12 March 2024

New study calls on governments to develop ‘holistic’ strategies

There are huge inequalities in cancer care and patient experience across Europe, both between and within member states, finds a new report from the Swedish Institute for Health Economics. Only a minority of EU member states are reaching the aims defined in Europe’s Beating Cancer Plan (EBCP), it concludes.

There are significant disparities in diagnosis practices and substantial variations in outcomes, with the five-year survival rate for prostate cancer ranging from less than 70% in the worst-performing country (Bulgaria) to over 90% in the best (Cyprus).

The report, commissioned by the European pharmaceutical industry body EFPIA, also notes that although there are more than 20 million cancer survivors in Europe, most face discrimination in accessing financial products such as life insurance or bank loans. Only eight member states (France, Belgium, Cyprus, Italy, the Netherlands, Portugal, Romania and Spain) have adopted legislation on the “right to be forgotten”.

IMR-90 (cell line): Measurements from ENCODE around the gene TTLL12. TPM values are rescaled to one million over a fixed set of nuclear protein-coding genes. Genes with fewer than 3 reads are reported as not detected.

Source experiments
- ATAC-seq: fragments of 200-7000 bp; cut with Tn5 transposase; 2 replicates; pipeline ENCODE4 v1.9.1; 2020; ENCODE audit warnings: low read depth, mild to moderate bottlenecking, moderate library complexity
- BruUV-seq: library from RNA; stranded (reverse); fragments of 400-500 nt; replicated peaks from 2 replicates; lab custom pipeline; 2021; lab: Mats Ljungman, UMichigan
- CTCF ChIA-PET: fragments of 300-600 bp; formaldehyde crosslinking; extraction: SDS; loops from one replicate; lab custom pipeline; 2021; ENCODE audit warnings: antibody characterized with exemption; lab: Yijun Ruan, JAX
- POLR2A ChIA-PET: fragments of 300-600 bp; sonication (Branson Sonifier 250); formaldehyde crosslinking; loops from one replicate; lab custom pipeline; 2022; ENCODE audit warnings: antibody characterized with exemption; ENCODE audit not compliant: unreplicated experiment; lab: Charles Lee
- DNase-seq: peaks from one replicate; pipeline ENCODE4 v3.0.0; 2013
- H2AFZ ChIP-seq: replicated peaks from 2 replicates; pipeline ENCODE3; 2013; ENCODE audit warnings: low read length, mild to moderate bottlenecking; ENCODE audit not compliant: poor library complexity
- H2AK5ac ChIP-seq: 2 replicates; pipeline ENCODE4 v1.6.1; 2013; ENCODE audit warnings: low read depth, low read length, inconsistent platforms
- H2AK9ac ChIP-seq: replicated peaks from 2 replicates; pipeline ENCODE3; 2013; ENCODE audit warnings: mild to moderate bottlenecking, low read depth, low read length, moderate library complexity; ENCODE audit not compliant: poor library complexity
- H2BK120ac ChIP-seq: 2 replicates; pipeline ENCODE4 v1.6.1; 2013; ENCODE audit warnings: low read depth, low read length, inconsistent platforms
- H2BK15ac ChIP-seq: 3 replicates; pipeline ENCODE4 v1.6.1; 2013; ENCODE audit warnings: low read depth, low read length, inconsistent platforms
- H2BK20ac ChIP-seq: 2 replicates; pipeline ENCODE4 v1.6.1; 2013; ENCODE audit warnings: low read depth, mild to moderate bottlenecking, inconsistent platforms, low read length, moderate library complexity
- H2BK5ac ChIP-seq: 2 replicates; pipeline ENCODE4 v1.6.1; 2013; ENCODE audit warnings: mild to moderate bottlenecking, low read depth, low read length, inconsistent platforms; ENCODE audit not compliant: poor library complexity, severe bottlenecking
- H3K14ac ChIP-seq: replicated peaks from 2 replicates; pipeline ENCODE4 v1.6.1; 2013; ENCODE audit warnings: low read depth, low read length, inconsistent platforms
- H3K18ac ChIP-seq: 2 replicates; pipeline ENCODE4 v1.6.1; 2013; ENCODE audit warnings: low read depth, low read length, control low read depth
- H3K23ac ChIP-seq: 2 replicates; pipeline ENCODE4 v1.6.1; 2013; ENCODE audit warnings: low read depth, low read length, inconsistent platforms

The report shows significant budget differences, with the lowest-spending country, Romania (€70 per capita), spending one-quarter of the highest-spending country, Luxembourg (€294). It says that governments should prioritise raising awareness of the disease and increasing health care budgets.

It also recommends:

  • Improving personal and organisational health literacy
  • Ensuring education and continuous training of medical staff
  • Adopting innovations in early detection, diagnosis, and treatment of cancer.

“To address the root causes of inequalities, countries should put forward more holistic strategies – ideally integrated within a national cancer plan – to improve cancer care,” it concludes. “This includes policies to reach the aims defined in the EBCP and evidence-based strategies to reduce within-country inequalities.